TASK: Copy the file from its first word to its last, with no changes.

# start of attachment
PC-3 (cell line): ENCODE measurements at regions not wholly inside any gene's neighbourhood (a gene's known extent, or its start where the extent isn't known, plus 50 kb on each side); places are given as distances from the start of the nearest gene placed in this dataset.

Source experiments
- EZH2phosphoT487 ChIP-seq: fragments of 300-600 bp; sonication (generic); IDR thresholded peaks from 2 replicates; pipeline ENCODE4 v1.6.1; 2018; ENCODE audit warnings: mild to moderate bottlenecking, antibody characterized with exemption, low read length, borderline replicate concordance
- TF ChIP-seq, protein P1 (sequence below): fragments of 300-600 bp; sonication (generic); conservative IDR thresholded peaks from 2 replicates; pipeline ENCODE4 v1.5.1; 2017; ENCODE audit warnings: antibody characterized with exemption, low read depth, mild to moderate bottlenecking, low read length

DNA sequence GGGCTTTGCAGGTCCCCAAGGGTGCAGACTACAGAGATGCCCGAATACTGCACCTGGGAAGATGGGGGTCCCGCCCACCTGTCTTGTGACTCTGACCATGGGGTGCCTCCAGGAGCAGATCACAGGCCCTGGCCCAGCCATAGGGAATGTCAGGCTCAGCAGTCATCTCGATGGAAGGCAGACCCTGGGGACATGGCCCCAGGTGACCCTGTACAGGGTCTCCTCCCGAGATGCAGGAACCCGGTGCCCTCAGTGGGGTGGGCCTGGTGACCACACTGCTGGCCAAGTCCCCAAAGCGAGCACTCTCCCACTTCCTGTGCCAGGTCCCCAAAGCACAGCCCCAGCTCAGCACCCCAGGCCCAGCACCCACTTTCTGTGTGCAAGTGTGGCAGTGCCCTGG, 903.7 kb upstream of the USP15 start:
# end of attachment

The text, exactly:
PC-3 (cell line): ENCODE measurements at regions not wholly inside any gene's neighbourhood (a gene's known extent, or its start where the extent isn't known, plus 50 kb on each side); places are given as distances from the start of the nearest gene placed in this dataset.

Source experiments
- EZH2phosphoT487 ChIP-seq: fragments of 300-600 bp; sonication (generic); IDR thresholded peaks from 2 replicates; pipeline ENCODE4 v1.6.1; 2018; ENCODE audit warnings: mild to moderate bottlenecking, antibody characterized with exemption, low read length, borderline replicate concordance
- TF ChIP-seq, protein P1 (sequence below): fragments of 300-600 bp; sonication (generic); conservative IDR thresholded peaks from 2 replicates; pipeline ENCODE4 v1.5.1; 2017; ENCODE audit warnings: antibody characterized with exemption, low read depth, mild to moderate bottlenecking, low read length

DNA sequence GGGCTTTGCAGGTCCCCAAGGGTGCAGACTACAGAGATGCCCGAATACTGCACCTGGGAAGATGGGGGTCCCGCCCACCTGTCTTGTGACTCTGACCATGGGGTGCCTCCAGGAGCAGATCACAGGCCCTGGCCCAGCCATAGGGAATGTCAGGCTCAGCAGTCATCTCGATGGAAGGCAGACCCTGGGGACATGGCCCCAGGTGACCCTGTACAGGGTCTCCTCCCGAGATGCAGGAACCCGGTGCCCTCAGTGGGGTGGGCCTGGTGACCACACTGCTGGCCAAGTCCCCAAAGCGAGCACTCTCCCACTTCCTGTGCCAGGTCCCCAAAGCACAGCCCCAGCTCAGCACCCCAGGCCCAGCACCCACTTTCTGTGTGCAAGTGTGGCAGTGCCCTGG, 903.7 kb upstream of the USP15 start: